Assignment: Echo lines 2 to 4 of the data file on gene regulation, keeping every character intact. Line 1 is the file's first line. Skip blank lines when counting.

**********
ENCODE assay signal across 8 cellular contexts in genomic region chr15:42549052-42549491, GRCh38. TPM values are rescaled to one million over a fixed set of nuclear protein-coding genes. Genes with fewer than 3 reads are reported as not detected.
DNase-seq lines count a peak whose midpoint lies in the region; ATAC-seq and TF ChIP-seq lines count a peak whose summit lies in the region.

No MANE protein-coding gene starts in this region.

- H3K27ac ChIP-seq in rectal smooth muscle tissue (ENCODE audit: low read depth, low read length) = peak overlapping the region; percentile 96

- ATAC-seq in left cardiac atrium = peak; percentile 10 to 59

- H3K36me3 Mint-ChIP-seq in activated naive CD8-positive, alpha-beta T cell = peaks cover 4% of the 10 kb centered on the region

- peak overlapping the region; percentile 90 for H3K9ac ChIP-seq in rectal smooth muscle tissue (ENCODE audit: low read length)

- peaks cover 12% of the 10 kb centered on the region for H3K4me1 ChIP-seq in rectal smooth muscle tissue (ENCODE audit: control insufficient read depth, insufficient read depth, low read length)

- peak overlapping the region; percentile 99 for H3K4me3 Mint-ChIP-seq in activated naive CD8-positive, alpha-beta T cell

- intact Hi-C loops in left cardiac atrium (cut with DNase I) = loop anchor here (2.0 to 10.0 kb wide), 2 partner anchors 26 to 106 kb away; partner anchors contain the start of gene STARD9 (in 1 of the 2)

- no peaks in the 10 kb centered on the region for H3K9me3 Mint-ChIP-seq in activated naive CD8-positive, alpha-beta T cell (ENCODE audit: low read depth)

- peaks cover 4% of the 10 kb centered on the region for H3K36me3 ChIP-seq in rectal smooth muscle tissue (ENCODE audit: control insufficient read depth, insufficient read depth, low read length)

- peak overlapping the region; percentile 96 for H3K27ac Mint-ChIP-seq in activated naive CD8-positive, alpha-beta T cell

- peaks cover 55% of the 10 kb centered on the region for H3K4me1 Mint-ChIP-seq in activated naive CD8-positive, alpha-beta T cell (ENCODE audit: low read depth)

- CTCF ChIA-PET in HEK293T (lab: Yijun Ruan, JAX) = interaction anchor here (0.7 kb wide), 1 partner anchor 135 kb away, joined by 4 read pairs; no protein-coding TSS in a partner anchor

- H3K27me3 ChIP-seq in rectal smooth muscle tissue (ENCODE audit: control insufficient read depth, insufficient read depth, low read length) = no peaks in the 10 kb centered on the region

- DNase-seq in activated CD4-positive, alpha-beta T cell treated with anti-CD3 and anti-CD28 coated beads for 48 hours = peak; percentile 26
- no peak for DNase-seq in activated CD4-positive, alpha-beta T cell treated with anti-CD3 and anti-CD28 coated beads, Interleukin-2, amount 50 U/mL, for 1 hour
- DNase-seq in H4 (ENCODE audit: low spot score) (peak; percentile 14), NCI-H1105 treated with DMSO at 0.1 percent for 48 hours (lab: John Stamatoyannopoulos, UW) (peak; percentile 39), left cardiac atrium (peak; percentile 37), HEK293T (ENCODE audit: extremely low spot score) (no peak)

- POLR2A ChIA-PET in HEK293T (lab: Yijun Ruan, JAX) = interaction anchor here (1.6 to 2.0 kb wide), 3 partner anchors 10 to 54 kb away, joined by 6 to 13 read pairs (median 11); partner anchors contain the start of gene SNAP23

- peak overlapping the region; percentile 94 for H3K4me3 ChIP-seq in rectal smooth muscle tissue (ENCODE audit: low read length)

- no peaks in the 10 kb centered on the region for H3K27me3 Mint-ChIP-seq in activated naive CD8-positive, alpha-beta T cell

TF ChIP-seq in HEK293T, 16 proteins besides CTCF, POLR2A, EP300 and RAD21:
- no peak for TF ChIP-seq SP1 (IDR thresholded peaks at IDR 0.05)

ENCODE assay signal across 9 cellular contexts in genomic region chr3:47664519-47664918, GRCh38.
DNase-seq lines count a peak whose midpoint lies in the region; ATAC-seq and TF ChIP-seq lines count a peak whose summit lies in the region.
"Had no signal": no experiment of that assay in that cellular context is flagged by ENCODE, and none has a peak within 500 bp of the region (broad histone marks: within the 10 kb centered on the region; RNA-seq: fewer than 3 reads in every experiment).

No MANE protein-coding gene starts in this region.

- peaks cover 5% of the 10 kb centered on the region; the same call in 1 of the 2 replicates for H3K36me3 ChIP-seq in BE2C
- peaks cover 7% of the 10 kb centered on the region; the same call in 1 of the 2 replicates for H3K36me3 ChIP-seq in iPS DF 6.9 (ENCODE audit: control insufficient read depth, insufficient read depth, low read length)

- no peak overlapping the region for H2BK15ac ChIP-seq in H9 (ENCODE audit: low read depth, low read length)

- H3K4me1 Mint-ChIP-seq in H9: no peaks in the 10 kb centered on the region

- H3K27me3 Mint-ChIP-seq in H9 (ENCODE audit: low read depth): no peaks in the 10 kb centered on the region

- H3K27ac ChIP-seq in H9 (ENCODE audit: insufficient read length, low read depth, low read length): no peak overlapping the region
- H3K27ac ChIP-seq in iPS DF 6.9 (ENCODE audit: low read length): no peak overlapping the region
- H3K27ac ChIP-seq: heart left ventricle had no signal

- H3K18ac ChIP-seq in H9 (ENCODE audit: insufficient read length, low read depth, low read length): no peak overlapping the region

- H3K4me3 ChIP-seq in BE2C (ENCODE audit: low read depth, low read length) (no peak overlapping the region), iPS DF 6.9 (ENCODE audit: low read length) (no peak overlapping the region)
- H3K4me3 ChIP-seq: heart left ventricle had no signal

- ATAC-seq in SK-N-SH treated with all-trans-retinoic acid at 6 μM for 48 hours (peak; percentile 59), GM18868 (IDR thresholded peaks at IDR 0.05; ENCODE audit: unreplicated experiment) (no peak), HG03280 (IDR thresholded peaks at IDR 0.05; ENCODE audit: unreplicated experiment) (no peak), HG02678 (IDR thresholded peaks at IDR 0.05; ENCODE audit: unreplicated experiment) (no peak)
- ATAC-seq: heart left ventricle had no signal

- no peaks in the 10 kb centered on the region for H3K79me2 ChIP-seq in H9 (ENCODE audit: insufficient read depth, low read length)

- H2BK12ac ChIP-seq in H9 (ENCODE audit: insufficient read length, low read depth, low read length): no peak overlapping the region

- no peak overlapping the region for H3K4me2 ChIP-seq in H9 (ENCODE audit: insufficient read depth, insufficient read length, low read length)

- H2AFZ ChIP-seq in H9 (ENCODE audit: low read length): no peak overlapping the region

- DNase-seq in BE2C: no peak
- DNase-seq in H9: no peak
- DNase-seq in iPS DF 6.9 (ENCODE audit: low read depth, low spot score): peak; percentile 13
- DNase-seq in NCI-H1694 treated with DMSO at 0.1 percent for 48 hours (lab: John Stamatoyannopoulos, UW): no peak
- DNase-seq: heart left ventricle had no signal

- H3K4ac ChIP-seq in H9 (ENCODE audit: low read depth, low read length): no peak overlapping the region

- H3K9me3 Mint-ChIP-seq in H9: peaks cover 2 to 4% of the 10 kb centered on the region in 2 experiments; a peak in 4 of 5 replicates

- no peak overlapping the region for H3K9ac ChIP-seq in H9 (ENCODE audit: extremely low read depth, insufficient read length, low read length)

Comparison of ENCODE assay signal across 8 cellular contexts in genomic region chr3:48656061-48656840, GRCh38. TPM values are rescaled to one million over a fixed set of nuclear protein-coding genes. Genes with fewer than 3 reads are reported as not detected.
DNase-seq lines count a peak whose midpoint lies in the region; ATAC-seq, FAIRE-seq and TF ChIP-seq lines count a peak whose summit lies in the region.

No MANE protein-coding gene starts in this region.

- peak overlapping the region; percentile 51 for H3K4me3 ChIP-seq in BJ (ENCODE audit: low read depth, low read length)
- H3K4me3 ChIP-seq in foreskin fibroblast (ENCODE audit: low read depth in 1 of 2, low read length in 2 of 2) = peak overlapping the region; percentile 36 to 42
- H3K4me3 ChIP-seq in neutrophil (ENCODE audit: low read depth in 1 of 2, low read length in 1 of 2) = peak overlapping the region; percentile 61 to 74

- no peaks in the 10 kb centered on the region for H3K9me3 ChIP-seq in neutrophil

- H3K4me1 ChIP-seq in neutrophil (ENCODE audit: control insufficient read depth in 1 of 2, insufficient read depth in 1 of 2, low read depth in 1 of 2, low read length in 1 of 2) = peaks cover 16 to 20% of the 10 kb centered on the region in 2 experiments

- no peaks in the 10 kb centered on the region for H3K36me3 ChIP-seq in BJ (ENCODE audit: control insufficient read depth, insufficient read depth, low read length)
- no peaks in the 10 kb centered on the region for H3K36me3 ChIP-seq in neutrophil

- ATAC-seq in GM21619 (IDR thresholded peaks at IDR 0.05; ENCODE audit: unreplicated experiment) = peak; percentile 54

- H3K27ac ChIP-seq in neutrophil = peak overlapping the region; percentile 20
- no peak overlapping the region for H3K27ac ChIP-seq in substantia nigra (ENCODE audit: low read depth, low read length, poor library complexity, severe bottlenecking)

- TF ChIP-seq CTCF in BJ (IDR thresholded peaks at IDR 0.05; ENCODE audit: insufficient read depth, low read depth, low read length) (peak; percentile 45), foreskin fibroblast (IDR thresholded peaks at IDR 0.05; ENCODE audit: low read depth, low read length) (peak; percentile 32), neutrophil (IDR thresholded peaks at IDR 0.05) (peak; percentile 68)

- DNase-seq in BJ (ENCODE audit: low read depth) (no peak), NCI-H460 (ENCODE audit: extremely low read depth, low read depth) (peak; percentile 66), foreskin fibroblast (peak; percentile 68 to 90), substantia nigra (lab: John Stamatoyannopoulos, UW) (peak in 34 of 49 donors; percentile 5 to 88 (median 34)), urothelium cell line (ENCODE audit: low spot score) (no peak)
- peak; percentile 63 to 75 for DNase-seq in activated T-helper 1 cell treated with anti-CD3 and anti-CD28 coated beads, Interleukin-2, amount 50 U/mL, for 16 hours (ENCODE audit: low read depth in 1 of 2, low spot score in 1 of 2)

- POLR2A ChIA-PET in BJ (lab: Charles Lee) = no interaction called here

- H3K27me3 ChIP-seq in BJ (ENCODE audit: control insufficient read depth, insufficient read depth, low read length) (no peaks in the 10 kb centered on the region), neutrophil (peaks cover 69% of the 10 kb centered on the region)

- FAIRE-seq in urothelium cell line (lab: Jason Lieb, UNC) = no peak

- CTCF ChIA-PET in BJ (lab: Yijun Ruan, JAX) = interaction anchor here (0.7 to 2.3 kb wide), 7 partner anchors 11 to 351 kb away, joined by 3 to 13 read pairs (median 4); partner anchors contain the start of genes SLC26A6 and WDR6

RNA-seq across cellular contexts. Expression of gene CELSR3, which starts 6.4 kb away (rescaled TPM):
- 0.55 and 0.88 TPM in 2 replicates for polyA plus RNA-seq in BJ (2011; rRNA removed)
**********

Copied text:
DNase-seq lines count a peak whose midpoint lies in the region; ATAC-seq and TF ChIP-seq lines count a peak whose summit lies in the region.

No MANE protein-coding gene starts in this region.

- H3K27ac ChIP-seq in rectal smooth muscle tissue (ENCODE audit: low read depth, low read length) = peak overlapping the region; percentile 96